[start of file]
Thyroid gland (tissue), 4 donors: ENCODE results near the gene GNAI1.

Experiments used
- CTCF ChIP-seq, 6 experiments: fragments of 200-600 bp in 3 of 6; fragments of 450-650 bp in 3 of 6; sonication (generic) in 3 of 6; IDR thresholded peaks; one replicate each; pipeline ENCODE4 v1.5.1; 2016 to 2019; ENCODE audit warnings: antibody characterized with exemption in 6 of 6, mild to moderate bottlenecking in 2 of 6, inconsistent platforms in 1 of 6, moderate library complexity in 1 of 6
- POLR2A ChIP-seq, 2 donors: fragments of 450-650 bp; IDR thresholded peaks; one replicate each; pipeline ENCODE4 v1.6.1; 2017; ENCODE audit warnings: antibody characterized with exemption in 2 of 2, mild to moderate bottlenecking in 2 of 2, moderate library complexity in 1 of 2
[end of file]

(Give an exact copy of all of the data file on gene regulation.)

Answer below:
Thyroid gland (tissue), 4 donors: ENCODE results near the gene GNAI1.

Experiments used
- CTCF ChIP-seq, 6 experiments: fragments of 200-600 bp in 3 of 6; fragments of 450-650 bp in 3 of 6; sonication (generic) in 3 of 6; IDR thresholded peaks; one replicate each; pipeline ENCODE4 v1.5.1; 2016 to 2019; ENCODE audit warnings: antibody characterized with exemption in 6 of 6, mild to moderate bottlenecking in 2 of 6, inconsistent platforms in 1 of 6, moderate library complexity in 1 of 6
- POLR2A ChIP-seq, 2 donors: fragments of 450-650 bp; IDR thresholded peaks; one replicate each; pipeline ENCODE4 v1.6.1; 2017; ENCODE audit warnings: antibody characterized with exemption in 2 of 2, mild to moderate bottlenecking in 2 of 2, moderate library complexity in 1 of 2